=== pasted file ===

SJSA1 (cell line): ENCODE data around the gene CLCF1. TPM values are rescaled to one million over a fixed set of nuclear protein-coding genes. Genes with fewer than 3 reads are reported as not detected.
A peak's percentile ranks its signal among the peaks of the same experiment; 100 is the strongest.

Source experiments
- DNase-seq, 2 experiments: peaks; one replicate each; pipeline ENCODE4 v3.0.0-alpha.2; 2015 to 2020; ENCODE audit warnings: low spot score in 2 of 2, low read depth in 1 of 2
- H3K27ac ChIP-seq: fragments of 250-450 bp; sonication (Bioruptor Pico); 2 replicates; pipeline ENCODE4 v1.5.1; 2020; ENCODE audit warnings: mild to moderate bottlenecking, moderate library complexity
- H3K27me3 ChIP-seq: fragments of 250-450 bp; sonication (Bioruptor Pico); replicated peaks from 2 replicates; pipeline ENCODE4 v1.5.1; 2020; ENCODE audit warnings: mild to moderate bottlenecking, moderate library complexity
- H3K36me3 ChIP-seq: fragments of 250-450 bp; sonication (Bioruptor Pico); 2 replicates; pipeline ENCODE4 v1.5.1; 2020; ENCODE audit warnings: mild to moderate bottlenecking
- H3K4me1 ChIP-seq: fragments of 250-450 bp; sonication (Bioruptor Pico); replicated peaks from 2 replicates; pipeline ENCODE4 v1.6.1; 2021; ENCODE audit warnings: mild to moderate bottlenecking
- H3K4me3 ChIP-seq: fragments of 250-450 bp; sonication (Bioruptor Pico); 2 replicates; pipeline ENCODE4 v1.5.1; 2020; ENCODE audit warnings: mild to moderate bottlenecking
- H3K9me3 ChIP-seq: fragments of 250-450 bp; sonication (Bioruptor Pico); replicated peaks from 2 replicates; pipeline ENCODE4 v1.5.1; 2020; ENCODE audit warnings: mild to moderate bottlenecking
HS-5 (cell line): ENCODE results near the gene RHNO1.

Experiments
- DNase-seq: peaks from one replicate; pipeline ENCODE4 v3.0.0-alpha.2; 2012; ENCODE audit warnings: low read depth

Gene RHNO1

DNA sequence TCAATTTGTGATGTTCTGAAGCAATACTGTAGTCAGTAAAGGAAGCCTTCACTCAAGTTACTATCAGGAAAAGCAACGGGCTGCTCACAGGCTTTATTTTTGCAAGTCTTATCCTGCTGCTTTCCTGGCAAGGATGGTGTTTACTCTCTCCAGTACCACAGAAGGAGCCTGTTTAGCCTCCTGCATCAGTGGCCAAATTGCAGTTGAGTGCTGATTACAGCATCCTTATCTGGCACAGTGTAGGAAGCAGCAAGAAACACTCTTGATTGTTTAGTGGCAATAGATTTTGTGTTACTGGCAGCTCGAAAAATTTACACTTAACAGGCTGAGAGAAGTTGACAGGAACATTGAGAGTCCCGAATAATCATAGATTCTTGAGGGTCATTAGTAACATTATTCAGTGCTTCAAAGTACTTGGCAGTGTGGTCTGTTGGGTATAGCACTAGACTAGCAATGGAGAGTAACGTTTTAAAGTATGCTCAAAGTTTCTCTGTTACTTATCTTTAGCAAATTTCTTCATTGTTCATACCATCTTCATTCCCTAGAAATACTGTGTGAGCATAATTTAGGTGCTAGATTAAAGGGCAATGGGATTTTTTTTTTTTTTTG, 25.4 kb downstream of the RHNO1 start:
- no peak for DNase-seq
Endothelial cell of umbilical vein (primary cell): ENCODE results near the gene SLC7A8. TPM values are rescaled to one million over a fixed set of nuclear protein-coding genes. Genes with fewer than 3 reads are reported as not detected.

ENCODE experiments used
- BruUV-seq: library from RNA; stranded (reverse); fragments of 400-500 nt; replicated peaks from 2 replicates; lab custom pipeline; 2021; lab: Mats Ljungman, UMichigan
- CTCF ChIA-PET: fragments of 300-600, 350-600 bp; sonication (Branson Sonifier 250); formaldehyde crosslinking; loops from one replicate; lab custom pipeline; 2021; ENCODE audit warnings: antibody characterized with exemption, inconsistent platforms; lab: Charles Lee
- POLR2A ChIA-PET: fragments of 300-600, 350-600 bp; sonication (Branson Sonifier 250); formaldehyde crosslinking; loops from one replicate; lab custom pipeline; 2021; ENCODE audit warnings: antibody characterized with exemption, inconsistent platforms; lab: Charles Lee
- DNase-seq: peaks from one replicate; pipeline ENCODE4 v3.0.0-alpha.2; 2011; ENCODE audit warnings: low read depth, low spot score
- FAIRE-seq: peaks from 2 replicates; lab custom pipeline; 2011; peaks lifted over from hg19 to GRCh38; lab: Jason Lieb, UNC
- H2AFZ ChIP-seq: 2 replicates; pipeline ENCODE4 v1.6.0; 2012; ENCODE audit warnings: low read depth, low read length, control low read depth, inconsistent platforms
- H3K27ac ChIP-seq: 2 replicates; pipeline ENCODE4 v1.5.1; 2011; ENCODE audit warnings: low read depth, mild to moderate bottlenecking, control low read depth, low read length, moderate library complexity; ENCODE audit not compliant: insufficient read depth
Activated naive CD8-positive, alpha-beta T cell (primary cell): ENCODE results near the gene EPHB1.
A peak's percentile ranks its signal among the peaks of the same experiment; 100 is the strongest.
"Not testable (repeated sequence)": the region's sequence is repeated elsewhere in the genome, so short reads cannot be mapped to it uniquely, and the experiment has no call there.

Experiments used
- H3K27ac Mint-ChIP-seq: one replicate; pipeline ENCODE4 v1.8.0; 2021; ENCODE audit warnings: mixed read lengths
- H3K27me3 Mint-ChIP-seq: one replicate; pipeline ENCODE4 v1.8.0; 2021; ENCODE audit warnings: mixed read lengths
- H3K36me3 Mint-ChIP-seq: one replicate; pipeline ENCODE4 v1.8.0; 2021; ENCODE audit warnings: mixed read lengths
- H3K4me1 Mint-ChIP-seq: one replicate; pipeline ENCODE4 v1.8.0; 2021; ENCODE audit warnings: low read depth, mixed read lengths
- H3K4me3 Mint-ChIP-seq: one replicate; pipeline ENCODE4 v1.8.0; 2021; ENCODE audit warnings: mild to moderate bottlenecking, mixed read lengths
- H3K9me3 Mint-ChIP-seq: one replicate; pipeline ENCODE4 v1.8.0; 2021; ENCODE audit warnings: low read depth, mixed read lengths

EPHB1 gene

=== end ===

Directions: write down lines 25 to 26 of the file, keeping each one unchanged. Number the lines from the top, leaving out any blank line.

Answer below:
- H3K27ac ChIP-seq: 2 replicates; pipeline ENCODE4 v1.5.1; 2011; ENCODE audit warnings: low read depth, mild to moderate bottlenecking, control low read depth, low read length, moderate library complexity; ENCODE audit not compliant: insufficient read depth
Activated naive CD8-positive, alpha-beta T cell (primary cell): ENCODE results near the gene EPHB1.